Bethlehem to host block party for Boyd Theatre neighbors


Michael Collado opened his second restaurant, Casa del San-Gwich, in October at 20 W. Broad St. in downtown Bethlehem, just in time for construction to begin in earnest on the apartment building replacing the former Boyd Theatre.

With the dirt flying next door, the sidewalk in front of the business has been closed. Despite that, Casa del San-Gwich, which specializes in freshly prepared Dominican sandwiches, has been doing well, Collado said, but he didn’t think the construction “would be this bad.”

“I thought the sidewalk will be open, you know, and stuff like that,” said Collado, who also co-owns Casa del Mofongo at 553 Main St., with his wife Mayra. “I wasn’t sure that it was going to be completely closed off.”

On Sunday, Collado and his fellow business owners will have something to celebrate as construction on the new Boyd, which is expected to be completed in fall 2024, reaches its halfway point.

A Building the Boyd Block Party will run 11 a.m. to 3 p.m. at 1 W. Broad St. with live music from Life After Dead, a Grateful Dead Tribute band, and specials from nearby businesses such as Luxurious Seduction Spa, La Casa del San-Gwich and Joe’s Tavern. Vouchers will be available to those who park in the Walnut Street Garage.

Developer Plamen “Rocco” Ayvazov, CEO of Monocacy General Contracting, which is developing the property at 30 W. Broad St. with DLP Real Estate Capital, will be on hand to answer questions about the project.

The new complex will be six stories, with its facade featuring elements in tribute to the industrial heritage of Bethlehem, including red brick and exposed steel. Theater memorabilia will be presented among interior public spaces, such as a vintage projector and chandelier, theater seats and photos. In addition to the community’s 204 apartments, the complex will feature underground parking, a pool, courtyard and 5,000 square feet of commercial space.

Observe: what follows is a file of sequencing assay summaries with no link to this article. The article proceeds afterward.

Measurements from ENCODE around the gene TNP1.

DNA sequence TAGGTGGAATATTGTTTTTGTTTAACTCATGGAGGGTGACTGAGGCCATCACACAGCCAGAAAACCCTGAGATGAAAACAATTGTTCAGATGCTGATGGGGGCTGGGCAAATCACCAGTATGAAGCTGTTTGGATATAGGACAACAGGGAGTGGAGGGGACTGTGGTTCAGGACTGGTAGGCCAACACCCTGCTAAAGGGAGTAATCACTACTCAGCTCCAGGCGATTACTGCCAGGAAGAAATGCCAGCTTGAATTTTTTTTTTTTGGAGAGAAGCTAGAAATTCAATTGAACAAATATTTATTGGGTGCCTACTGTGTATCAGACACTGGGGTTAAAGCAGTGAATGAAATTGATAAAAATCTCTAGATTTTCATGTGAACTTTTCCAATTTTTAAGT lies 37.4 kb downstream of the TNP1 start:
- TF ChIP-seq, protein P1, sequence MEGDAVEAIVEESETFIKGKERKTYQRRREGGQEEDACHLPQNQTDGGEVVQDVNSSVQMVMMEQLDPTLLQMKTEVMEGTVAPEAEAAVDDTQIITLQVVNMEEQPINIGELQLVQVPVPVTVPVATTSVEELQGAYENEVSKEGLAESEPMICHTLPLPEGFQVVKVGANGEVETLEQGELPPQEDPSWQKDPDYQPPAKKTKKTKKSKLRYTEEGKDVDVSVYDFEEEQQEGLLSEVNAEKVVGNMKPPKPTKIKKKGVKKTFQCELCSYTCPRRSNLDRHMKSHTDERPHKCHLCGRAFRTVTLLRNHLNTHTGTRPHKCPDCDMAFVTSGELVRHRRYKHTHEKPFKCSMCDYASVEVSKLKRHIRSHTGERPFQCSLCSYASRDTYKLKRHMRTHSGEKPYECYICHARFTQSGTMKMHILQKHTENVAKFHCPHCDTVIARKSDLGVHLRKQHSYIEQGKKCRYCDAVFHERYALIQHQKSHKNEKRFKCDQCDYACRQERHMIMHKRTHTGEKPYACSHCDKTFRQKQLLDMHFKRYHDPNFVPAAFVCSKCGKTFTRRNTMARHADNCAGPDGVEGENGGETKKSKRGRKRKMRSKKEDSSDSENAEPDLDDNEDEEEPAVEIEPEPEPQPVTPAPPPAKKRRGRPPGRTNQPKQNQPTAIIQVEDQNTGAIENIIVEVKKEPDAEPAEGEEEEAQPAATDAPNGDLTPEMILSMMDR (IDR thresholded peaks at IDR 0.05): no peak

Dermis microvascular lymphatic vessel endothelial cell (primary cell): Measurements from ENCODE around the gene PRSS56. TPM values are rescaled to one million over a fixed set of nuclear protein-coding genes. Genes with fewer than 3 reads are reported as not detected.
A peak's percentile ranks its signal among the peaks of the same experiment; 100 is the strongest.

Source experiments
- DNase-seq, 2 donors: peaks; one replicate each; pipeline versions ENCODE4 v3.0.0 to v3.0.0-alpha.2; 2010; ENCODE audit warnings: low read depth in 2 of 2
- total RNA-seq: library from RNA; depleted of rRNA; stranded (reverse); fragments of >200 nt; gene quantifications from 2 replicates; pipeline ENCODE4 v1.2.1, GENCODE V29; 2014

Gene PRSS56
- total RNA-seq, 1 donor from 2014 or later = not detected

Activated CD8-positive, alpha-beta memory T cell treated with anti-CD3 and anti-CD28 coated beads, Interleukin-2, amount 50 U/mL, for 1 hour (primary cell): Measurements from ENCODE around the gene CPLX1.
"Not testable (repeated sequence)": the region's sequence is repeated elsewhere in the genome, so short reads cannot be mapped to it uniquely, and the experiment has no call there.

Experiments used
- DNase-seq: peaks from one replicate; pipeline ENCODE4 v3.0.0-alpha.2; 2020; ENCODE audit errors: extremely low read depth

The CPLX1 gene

Tammy Wendling, senior vice president, Bethlehem Initiatives for the Greater Lehigh Valley Chamber of Commerce, said the block party is a chance to let people know that businesses on this block of Broad Street are still open.

“Some of the walkability has been injured because of [construction],” she said, “but our businesses are still open and we definitely want the community to recognize that. Even though there’s all these moving parts, we’re still open for business and we’re still having fun and we’re going to have a party to celebrate and incorporate our local businesses.”

Once a vibrant staple of the performing arts scene in Bethlehem, the Boyd Theatre building sat vacant since 2011 after suffering severe weather damage that year. The storefronts next to the theater, which used to house Edible Arrangements and Ruby’s Floral Factory, were condemned in 2015 because of Boyd’s deteriorating state.

The building was demolished in February 2022.

The theater got its start in 1921 when Charles and John Kurtz, locals who owned a cabinetry and furniture-making business and restaurant, opened it as the Kurtz Theatre. Three years later, the venue was renamed the Colonial after being bought by the Wilmer and Vincent Theatre Co., which owned the Colonial Theatre in Allentown.

It got the Boyd name in 1934 when A.R. Boyd Enterprises of Philadelphia bought it — along with the Globe Theater in Bethlehem and theaters in Allentown and Easton. The Heydt family bought the Bethlehem building in 1970 and showed films at Boyd Theatre until it closed in 2011.

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